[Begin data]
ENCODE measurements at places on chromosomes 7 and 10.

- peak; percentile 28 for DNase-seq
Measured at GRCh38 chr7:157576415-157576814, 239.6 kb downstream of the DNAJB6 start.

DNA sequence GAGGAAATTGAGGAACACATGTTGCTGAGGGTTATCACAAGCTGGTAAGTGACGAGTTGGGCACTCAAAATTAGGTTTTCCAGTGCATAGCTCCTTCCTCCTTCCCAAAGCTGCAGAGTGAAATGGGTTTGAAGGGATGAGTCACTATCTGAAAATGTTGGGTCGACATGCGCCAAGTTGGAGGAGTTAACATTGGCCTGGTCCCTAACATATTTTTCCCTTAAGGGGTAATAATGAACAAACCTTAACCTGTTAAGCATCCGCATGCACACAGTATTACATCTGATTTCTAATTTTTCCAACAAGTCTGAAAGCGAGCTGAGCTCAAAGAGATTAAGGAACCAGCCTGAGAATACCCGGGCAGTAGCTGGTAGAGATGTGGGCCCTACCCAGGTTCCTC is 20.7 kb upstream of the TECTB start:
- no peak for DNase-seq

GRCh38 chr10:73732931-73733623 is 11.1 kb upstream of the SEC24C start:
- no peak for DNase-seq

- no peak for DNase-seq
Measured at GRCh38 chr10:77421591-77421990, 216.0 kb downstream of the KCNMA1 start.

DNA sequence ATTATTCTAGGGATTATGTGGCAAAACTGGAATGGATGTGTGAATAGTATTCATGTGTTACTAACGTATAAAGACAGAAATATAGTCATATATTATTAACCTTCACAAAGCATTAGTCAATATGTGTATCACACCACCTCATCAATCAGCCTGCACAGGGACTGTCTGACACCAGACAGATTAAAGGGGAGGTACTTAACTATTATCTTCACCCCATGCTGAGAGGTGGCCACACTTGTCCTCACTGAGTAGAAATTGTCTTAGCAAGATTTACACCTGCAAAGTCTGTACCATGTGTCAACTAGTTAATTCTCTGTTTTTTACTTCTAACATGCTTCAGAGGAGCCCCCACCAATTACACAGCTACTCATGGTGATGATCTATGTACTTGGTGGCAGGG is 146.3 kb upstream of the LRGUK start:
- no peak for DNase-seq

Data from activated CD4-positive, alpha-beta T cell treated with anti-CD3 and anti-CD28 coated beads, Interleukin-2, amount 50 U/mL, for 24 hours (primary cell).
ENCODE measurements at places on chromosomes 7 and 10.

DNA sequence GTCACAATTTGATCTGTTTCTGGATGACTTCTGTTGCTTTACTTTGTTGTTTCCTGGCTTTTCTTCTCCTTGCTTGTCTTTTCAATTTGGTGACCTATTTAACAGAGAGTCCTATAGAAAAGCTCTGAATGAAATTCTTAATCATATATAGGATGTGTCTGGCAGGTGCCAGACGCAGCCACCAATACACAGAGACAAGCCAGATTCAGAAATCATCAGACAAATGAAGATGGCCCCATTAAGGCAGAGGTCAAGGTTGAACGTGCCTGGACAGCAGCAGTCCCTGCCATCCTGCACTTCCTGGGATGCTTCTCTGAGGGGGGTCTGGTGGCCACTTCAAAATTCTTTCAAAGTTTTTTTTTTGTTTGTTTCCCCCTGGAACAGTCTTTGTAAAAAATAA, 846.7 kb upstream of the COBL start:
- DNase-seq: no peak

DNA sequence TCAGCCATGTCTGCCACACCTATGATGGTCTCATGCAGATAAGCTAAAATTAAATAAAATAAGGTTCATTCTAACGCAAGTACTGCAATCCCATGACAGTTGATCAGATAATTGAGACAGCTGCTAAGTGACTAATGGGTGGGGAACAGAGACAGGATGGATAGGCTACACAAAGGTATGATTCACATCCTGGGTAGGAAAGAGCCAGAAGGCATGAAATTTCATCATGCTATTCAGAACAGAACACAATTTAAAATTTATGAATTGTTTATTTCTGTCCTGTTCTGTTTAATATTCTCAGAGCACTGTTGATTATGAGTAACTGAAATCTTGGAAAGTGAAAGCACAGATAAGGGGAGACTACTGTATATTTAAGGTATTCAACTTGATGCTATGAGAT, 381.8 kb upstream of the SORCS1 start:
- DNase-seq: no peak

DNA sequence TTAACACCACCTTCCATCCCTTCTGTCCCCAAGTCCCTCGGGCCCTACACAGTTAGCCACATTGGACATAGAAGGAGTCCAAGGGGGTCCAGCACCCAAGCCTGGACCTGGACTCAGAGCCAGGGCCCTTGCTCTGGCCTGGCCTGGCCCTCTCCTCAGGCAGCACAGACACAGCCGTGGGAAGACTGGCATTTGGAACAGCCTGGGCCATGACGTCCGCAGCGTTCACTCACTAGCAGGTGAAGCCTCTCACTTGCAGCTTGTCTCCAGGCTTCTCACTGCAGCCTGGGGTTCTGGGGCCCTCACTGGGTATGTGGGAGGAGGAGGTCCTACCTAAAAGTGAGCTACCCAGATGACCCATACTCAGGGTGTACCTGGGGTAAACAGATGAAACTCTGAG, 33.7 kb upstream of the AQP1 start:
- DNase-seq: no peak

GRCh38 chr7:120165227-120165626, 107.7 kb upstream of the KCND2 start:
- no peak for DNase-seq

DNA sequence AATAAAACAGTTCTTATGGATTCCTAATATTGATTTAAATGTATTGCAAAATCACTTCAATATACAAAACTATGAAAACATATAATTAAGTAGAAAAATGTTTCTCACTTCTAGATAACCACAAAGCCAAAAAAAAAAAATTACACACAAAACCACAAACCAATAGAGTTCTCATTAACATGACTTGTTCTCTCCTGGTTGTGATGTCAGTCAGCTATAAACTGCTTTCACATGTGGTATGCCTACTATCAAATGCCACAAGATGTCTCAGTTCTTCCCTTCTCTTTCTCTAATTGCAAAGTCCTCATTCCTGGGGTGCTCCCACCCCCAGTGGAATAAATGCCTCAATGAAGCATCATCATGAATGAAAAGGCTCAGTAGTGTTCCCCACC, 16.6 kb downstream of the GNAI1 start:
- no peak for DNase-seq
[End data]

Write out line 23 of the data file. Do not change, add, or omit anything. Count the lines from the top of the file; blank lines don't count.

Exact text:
- no peak for DNase-seq